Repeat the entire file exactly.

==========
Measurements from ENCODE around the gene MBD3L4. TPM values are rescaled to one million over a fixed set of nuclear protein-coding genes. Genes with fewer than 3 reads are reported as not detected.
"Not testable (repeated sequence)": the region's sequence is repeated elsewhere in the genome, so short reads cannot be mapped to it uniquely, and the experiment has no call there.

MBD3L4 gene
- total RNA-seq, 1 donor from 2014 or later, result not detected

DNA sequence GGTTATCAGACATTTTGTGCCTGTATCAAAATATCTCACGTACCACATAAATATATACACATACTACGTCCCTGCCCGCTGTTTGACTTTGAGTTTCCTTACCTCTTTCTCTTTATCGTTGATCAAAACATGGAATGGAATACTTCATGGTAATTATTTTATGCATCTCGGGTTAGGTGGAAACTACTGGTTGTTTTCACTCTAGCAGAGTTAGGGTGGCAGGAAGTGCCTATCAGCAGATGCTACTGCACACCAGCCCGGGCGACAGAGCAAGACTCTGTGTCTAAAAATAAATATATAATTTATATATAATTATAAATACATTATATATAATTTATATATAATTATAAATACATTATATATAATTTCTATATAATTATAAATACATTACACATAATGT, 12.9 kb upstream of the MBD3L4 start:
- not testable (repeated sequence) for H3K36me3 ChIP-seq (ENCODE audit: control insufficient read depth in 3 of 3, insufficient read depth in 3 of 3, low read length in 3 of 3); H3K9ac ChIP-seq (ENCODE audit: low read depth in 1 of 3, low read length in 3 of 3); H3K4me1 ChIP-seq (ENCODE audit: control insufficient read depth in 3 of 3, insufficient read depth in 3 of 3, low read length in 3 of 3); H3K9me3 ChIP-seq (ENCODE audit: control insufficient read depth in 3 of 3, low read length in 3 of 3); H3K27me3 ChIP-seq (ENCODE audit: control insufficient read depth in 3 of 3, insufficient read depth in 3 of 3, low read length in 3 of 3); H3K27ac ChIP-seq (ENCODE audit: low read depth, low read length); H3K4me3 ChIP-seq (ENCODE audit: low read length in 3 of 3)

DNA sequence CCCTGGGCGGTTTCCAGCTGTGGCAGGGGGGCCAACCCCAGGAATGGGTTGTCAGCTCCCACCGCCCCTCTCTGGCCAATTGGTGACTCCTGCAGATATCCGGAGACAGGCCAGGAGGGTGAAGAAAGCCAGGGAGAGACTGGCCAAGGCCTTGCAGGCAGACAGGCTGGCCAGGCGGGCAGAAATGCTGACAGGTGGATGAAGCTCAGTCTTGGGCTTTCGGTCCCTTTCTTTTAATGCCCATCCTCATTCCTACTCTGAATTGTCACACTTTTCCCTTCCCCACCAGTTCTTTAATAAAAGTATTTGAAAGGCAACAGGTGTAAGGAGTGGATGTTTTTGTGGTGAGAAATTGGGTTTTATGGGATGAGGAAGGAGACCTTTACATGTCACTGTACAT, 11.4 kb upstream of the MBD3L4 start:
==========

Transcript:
Measurements from ENCODE around the gene MBD3L4. TPM values are rescaled to one million over a fixed set of nuclear protein-coding genes. Genes with fewer than 3 reads are reported as not detected.
"Not testable (repeated sequence)": the region's sequence is repeated elsewhere in the genome, so short reads cannot be mapped to it uniquely, and the experiment has no call there.

MBD3L4 gene
- total RNA-seq, 1 donor from 2014 or later, result not detected

DNA sequence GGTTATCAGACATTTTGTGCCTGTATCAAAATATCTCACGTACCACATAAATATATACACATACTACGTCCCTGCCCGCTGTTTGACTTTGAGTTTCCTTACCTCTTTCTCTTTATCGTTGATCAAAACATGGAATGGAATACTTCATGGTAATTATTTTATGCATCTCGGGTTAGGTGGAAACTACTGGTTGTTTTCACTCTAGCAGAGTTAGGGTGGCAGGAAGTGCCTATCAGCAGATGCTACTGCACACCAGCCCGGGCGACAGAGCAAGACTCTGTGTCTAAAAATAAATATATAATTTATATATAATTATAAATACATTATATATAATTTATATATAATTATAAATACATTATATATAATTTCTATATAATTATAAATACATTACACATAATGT, 12.9 kb upstream of the MBD3L4 start:
- not testable (repeated sequence) for H3K36me3 ChIP-seq (ENCODE audit: control insufficient read depth in 3 of 3, insufficient read depth in 3 of 3, low read length in 3 of 3); H3K9ac ChIP-seq (ENCODE audit: low read depth in 1 of 3, low read length in 3 of 3); H3K4me1 ChIP-seq (ENCODE audit: control insufficient read depth in 3 of 3, insufficient read depth in 3 of 3, low read length in 3 of 3); H3K9me3 ChIP-seq (ENCODE audit: control insufficient read depth in 3 of 3, low read length in 3 of 3); H3K27me3 ChIP-seq (ENCODE audit: control insufficient read depth in 3 of 3, insufficient read depth in 3 of 3, low read length in 3 of 3); H3K27ac ChIP-seq (ENCODE audit: low read depth, low read length); H3K4me3 ChIP-seq (ENCODE audit: low read length in 3 of 3)

DNA sequence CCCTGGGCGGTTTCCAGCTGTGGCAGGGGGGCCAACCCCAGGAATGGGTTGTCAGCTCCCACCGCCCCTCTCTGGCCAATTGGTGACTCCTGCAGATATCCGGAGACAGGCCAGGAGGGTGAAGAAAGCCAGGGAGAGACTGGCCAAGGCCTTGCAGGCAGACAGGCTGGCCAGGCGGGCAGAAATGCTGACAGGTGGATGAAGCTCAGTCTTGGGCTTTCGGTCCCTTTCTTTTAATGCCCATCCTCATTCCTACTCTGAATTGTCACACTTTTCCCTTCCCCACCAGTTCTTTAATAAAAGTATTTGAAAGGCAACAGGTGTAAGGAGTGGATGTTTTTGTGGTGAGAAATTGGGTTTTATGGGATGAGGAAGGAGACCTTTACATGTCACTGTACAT, 11.4 kb upstream of the MBD3L4 start: